Random Thoughts 8

最終更新: 2020年4月13日

Abusive Language

Recently the mayor of Akashi City was criticized for using abusive language [暴言]. The mayor has enjoyed a reputation for greatly improving the conditions of the city during his tenure and for always considering ways to make the city better. At issue was a traffic intersection where several traffic accidents, some fatal, have occurred. The mayor became impassioned because efforts to correct that situation have gone on for six months longer than originally scheduled, but nothing has been resolved. In my opinion the mayor was right to speak harshly as it shows to me his sincere interest in fixing a serious problem.

These days people seem to be too thin-skinned [神経が鋭い]; they are too easily offended. In the past, people either responded in kind or ignored harsh language; they did not act like a victim of a serious wrong and draw public attention to the act.

Intelligent individuals try to avoid using harsh language, though in situations similar to that of the mayor mentioned above, may in the heat of passion utter strong words. In my opinion harsh words are not the same thing as abusive language. Abusive language, in my mind, is language that is intentionally insulting and hurtful and a form of harassment. The media should make that distinction, especially in the case of the Akashi city major. He used harsh words [厳しい言葉] and not abusive language [暴言] in my opinion. I draw the distinction that his words were impassioned [情熱的] and not discriminatory [差別的], though they may have been derogatory [軽蔑的]. In any case, I think that too often today mountains are being made out of molehills [針小棒大に言う].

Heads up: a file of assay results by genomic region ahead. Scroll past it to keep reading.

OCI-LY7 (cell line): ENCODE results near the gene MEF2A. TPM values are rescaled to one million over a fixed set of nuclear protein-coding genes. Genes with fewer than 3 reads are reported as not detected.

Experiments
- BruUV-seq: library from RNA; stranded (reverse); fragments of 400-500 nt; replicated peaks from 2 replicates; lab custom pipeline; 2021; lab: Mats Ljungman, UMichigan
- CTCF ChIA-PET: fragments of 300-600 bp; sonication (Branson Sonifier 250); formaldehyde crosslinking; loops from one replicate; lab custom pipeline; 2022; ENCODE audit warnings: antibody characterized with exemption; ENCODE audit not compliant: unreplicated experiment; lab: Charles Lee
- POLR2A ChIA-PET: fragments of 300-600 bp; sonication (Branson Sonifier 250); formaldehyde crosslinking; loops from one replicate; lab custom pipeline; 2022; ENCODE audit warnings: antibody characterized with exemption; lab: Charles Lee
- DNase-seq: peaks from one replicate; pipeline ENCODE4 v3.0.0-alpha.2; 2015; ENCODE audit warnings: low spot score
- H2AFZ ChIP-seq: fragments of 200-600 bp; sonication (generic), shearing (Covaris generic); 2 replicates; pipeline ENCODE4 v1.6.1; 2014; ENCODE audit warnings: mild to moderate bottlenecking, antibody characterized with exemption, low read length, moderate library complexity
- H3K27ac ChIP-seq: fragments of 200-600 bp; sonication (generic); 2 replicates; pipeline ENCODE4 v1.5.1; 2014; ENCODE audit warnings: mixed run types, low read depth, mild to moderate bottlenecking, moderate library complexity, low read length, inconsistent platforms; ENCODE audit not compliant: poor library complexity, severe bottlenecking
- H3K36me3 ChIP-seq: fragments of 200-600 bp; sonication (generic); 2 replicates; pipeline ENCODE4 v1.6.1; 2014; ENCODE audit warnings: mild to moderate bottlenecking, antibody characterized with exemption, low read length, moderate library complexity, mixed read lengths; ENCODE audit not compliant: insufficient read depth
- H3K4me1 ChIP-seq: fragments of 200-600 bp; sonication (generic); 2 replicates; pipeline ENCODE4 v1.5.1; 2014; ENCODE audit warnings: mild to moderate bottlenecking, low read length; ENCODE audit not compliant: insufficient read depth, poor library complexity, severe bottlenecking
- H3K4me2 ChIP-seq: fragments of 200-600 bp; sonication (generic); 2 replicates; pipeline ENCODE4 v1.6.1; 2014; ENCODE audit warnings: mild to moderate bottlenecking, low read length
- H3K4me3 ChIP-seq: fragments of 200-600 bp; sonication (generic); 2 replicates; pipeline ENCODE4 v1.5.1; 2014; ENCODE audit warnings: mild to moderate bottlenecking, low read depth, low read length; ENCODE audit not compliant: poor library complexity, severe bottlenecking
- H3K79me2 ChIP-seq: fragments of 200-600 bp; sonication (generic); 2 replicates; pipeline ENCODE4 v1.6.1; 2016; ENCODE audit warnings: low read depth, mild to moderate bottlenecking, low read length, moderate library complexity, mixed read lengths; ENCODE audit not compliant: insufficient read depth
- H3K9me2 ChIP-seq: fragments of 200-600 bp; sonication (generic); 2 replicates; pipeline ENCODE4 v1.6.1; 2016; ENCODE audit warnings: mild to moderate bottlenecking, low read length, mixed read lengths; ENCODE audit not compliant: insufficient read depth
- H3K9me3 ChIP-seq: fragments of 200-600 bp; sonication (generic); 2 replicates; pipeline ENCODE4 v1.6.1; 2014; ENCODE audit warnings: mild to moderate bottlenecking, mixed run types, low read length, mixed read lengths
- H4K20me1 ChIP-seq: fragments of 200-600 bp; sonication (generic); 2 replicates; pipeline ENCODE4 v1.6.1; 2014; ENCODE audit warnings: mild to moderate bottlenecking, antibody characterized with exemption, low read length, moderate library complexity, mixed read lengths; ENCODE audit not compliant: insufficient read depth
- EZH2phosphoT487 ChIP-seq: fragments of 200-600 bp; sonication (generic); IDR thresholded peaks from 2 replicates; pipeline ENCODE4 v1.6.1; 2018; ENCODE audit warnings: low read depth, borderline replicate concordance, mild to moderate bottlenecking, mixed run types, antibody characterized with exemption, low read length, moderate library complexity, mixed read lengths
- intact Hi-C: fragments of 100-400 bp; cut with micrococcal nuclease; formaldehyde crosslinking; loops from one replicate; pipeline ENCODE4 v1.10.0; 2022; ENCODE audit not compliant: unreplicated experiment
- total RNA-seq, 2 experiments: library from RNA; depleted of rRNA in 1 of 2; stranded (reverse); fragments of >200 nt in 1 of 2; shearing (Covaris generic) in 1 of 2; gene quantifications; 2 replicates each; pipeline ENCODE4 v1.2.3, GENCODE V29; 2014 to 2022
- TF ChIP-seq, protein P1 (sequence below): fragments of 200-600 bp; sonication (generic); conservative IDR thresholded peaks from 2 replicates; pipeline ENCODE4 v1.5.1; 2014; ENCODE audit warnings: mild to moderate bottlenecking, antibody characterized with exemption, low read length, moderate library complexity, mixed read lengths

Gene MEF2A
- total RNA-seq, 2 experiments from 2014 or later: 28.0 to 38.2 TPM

Professor Emeritus Richard A. Moe teaches high quality English speaking skills.

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駒澤大学名誉教授 モエ・リチャード先生  英会話と英語発音の指導歴45年以上の経験を持つプロフェッショナル


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